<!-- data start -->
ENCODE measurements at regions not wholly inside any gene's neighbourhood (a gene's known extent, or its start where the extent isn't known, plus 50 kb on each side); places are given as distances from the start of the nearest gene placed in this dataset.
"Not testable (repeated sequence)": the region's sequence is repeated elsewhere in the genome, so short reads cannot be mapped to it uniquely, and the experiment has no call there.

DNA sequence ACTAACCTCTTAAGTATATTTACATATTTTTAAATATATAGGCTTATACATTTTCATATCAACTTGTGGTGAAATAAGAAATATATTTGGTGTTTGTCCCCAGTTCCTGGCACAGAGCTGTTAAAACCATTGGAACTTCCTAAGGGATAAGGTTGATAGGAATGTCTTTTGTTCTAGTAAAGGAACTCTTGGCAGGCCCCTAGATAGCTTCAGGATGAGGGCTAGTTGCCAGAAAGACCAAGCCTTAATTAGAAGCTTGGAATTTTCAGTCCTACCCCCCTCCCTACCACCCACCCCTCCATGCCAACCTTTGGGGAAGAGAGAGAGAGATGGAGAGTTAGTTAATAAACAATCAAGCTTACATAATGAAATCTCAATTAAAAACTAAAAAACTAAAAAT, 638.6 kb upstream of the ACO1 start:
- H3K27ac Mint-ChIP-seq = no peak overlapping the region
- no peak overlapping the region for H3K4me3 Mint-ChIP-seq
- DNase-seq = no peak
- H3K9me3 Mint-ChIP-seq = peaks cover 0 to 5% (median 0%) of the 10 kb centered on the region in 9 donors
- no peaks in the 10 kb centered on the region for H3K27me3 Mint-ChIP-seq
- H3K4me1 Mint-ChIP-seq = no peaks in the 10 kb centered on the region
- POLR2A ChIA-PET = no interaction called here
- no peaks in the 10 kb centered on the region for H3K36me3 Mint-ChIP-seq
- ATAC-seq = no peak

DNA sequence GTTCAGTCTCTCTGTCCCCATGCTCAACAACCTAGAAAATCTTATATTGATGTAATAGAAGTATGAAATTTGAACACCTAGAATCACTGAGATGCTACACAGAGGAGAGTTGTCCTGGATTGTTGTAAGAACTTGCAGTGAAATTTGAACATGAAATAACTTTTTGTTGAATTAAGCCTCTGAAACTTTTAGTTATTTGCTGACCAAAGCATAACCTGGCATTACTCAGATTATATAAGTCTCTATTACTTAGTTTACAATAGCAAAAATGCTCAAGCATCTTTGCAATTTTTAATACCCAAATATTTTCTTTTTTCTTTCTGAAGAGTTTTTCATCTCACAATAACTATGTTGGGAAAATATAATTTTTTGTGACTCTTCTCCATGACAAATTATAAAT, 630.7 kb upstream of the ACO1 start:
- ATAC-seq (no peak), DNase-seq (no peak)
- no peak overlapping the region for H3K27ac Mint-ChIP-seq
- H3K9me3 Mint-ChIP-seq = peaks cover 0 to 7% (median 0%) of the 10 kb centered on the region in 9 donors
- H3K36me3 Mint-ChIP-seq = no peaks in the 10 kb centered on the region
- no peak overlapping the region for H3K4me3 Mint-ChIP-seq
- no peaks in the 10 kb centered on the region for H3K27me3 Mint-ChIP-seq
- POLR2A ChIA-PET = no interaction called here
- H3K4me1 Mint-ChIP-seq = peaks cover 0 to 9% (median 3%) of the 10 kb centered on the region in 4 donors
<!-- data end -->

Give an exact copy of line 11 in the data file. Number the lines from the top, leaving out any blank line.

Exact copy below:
- no peaks in the 10 kb centered on the region for H3K36me3 Mint-ChIP-seq